Revolutionary War

The American Revolutionary War (1775–1783), also known as the American War of Independence and the Revolutionary War in the United States, was the armed conflict between Great Britain and thirteen of its North American colonies, which had declared themselves the independent United States of America. Early fighting took place primarily on the North American continent. France, eager for revenge after its defeat in the Seven Years’ War, signed an alliance with the new nation in 1778 that proved decisive in the ultimate victory.

The American Revolutionary War had its origins in the resistance of many Americans to taxes, which they claimed were unconstitutional, imposed by the British parliament. Patriot protests escalated into boycotts, and on December 16, 1773, the destruction of a shipment of tea at the Boston Tea Party. The British government retaliated by closing the port of Boston and taking away self-government. The Patriots responded by setting up a shadow government that took control of the province outside of Boston. Twelve other colonies who supported Massachusetts, formed a Continental Congress, to coordinate their resistance, and set up committees and conventions that effectively seized power. The Continental Congress consisted of fifty-six delegates from twelve of the thirteen colonies that were to become the United States of America. In April 1775 fighting broke out between Massachusetts militia units and British regulars. They fought the battles of Lexington and Concord on April 19, 1775, in Middlesex County, near Boston. The battles marked the outbreak of open armed conflict between the Kingdom of Great Britain and thirteen of its colonies on the mainland of British America. The Continental Congress appointed General George Washington to take charge of militia units besieging British forces in Boston, forcing them to evacuate the city in March 1776. Congress supervised the war, giving Washington command of the new Continental Army; he also coordinated state militia units.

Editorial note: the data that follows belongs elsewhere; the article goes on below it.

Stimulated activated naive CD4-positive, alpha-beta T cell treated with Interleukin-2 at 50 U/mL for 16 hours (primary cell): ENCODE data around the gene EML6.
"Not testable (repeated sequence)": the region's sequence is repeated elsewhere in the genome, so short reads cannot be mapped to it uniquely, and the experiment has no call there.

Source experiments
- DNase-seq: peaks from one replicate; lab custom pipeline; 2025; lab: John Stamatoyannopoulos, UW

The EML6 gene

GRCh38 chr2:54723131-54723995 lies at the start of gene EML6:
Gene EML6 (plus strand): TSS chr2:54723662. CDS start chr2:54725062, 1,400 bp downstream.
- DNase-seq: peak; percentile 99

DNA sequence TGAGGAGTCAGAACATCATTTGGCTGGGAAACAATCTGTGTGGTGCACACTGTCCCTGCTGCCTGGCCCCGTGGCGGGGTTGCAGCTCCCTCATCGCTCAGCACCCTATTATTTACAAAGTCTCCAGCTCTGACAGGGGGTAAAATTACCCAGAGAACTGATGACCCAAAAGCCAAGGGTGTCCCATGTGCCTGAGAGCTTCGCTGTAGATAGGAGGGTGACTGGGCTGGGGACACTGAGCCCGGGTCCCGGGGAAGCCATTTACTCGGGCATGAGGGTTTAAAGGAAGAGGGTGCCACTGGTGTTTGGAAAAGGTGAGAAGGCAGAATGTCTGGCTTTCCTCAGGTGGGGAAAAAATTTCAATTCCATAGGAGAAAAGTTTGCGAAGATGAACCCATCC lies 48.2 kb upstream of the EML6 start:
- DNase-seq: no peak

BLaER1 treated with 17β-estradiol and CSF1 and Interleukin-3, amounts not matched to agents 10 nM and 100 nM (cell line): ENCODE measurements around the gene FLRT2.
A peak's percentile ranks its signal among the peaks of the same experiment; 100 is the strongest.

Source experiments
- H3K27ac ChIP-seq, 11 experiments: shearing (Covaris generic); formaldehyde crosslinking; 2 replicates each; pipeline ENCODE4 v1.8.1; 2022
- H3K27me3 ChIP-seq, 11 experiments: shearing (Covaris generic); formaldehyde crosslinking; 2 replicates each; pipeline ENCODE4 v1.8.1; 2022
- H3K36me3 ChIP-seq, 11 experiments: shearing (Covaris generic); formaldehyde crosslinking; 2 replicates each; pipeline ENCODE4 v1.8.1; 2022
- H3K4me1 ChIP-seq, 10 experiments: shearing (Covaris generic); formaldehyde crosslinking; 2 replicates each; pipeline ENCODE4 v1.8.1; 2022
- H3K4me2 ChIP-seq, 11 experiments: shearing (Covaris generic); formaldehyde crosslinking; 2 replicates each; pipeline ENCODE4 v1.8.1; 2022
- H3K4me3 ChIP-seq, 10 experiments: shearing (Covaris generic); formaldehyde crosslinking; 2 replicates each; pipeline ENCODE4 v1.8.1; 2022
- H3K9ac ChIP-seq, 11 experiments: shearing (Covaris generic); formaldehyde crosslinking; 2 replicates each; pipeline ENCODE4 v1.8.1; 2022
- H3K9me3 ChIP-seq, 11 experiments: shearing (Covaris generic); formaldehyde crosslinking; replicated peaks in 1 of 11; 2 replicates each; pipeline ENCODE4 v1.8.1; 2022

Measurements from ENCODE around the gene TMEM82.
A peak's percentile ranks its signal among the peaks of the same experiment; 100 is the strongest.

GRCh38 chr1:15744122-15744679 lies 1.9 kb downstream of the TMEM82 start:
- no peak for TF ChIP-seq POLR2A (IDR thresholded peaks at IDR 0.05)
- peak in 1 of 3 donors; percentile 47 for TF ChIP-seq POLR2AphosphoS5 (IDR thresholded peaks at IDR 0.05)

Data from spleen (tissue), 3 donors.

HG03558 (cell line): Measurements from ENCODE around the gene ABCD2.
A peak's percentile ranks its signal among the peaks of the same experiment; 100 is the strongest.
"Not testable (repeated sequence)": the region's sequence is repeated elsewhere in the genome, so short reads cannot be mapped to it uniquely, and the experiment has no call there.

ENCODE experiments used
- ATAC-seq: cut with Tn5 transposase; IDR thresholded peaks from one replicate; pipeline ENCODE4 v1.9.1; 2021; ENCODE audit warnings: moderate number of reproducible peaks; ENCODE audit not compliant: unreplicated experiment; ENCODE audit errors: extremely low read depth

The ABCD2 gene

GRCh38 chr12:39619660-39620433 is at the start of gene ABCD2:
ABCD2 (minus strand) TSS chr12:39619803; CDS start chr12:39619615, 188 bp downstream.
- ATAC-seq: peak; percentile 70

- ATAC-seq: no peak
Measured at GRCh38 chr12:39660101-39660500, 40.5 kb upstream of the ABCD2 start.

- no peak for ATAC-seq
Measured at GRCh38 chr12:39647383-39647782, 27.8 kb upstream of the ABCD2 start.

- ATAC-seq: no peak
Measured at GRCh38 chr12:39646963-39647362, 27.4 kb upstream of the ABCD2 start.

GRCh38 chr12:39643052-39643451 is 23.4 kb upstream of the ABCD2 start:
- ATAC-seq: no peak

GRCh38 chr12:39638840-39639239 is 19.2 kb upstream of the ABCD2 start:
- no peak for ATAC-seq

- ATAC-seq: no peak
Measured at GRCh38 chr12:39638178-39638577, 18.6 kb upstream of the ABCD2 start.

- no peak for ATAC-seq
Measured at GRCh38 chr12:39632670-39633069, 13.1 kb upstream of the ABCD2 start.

On July 2, 1776, the Continental Congress formally voted for independence, and issued its Declaration of Independence on July 4, each swearing;

“And for the support of this Declaration, with a firm reliance on the protection of divine Providence,
we mutually pledge to each other our Lives, our Fortunes and our sacred Honor”

Of the fifty-six signers of the Declaration of Independence, 24 were lawyers and judges, 11 were merchants, 9 were farmers and plantation owners and 12 were comprised of doctors, ministers, and politicians.

Washington managed to drive the British out of most of New Jersey. In 1777 Sir William Howe launched a campaign against the national capital at Philadelphia, and failing to aid John Burgoyne’s invasion from Canada, Burgoyne’s army was trapped, and surrendered after the Battles of Saratoga in October 1777.

France entered the war in 1778 and during that year the British, having failed in the northern states, shifted their strategy toward the south. They brought Georgia and South Carolina under their control in 1779 and 1780, however, the resulting surge of Loyalist support was far weaker than expected. In 1781, British forces moved through Virginia and settled at Yorktown but their escape was blocked by a French naval victory in September. Led by Count Rochambeau and Washington a combined Franco-American army launched a siege at Yorktown and captured more than 8,000 British troops in October.

The defeat at Yorktown finally turned the British Parliament against the war, and in early 1782 they voted to end offensive operations in North America. In 1783, the Treaty of Paris ended the war and recognized the sovereignty of the United States over the territory bordered roughly by what is now Canada to the north, Florida to the south, and the Mississippi River to the west.

The Constitution of the United States, was written Sept. 17, 1787, and on ratified June 21, 1788. The “Bill of Rights, the first 10 Amendments of the Constitution, was written Sept. 25, 1789 and on ratified December 15, 1791.